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Collecting pieces of Minnesota's past for the future


The Minnesota Historical Society preserves and makes available a wide range of materials chronicling Minnesota's history and culture. The goals of the Collections Department are to collect and preserve; provide access and interpretation; and engage in education and outreach. This blog is a tool to share these stories and let people know what is happening in the department.

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Looking Back/Moving Forward

By: admin | Podcasts and Slideshows | November 21, 2007
Brian Szott, Curator of Art, shares five of his favorite new additions to the Minnesota Historical Society's fine art collection. (3 min. 38 sec. / 2.08 MB)

I-35W Bridge Resources at the Minnesota Historical Society

By: admin | Podcasts and Slideshows | November 21, 2007
Shawn Rounds, Government Records Specialist, describes plans, photographs and records from the Interstate 35W bridge across the Mississippi River that collapsed on August 1, 2007. (3 min. 33 sec. / 17.3 MB)

Find more on the bridge at the Minnesota Historical Society Library's I-35W Bridge Resources page.

Pulp Fiction

By: admin | Podcasts and Slideshows | November 21, 2007
Acquisitions Librarian Patrick Coleman takes a look at the seamy, steamy and entertaining world of Minnesota pulp fiction. (5 min. 12 sec. / 26 MB)

Explore more books from the 1930s through the 1950s with the Books of an Era timeline at the Minnesota's Greatest Generation In Their Words web site.

County School Records

By: admin | What's New | November 15, 2007
County school recordsThis collage depicts selected records of the King School, which was located in Belfast Township in Murray County. The items pictured are souvenir booklets (1930s) presented by the teacher to her students, teachers' contracts from the school board clerk's book (1890s), and a page from a school attendance register. Seventy years ago, in the 1930s, more than 8,000 school districts existed in Minnesota, many of which were one-room schoolhouses. In the 1950s and 1960s the "country schools" consolidated or merged with larger independent school districts, and state-wide all school districts were renumbered. Now there are just over 400 school districts in Minnesota. School records are a valuable resource not only for family history research, but also for local history. Often the schoolhouse was a community center, and several generations in a family would attend the same school.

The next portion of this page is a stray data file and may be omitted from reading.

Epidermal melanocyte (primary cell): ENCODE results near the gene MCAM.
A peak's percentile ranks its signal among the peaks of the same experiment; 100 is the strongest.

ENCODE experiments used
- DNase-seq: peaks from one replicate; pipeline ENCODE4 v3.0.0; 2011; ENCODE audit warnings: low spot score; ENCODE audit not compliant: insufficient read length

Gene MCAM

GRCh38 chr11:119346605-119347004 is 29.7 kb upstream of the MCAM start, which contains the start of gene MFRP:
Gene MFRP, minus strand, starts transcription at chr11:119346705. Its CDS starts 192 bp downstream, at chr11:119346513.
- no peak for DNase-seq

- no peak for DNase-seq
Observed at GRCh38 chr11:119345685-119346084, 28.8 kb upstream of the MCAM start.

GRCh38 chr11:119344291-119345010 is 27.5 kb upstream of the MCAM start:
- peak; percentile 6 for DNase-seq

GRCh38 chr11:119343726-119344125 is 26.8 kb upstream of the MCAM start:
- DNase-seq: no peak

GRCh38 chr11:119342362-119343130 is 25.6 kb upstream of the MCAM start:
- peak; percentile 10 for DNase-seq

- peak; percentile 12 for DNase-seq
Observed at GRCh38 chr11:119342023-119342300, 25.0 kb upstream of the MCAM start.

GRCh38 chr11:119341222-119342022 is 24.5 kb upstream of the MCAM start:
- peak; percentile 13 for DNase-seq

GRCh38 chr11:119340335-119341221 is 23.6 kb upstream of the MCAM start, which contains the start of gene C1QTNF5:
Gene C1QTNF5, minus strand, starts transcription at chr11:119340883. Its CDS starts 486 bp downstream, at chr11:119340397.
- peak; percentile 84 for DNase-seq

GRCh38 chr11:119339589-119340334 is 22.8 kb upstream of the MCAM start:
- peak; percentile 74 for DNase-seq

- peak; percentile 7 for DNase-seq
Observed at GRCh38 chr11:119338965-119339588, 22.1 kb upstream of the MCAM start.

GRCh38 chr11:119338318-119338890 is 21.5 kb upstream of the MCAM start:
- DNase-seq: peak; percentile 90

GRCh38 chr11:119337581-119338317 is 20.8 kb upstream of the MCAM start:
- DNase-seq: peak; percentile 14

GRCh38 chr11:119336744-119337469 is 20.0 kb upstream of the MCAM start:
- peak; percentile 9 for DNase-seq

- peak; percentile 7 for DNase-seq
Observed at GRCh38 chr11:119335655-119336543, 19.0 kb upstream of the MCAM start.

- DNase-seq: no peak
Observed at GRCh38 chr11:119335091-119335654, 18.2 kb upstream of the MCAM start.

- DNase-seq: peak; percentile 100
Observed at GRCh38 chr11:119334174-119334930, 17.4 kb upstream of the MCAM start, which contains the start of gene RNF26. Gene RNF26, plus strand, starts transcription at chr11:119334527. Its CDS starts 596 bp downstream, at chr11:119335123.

While not all school district records in the State Archives collection are as colorful as these, the information a researcher can find about students, teachers, and school buildings is rich. The State Archives currently preserves records of about 3,000 rural and independent school districts. Many of the records are the official records (meeting minutes, school board election results, summaries of receipts and expenditures) of the school district clerk and treasurer, but there are also teachers' class record books and attendance registers, school censuses, photographs, and much more. There is lots of information listing the kids who attended individual schools, who their teachers were, what subject the pupils were taught, and the books they read.

Learn More:

Search the Library Catalog by:

1. the county name and school district number,
2. the name of the school, or
3. the township or city name and the term "school," plus the county name if the township or city is a common name.

Search the Visual Resources Database to find individual photographs of schools by:

1. the county name and school district number,
2. the name of the school, or
3. the township or city name and the term "school," plus the county name if the township or city is a common name.

Schoolhouses of Minnesota By: Photography by Doug Ohman

Family History Resources: School Records

Walter Mondale Memorandum to Jimmy Carter

By: admin | Our Favorite Things | November 14, 2007
Walter Mondale and Jimmy Carter sitting at desk"In an otherwise masterful document, the Founding Fathers created the vice presidency with almost no thought as to how it would fit into the structure of the new federal government."

With these words, Richard Moe, chief of staff to Walter Mondale during the latter's term as Jimmy Carter's vice president (1977-1981), begins “The Making of the Modern Vice Presidency: A Personal Reflection” (Minnesota History, volume 60, Fall 2006). His essay describes a crucial memorandum from December 1976 in which Mondale, at Carter's invitation, spelled out his recommendations for making the office an engaged and significant part of the Carter administration.

Mondale and Carter shared the opinion that the vice presidency was, in Moe's words, a “wasted national asset,” and that there were opportunities for a real partnership with a president willing to delegate authority. Mondale's memo outlined his thoughts on the role the vice president could play, some specific contributions that he personally could make, and the degree of involvement in the Carter administration that such a relationship would require. Moe's essay describes how that relationship became a reality.

A copy of that landmark memorandum resides in the Walter F. Mondale Papers at the Minnesota Historical Society. It is reproduced here in two PDF files; one is a searchable transcription of the memorandum, the other presents scanned images of the actual document.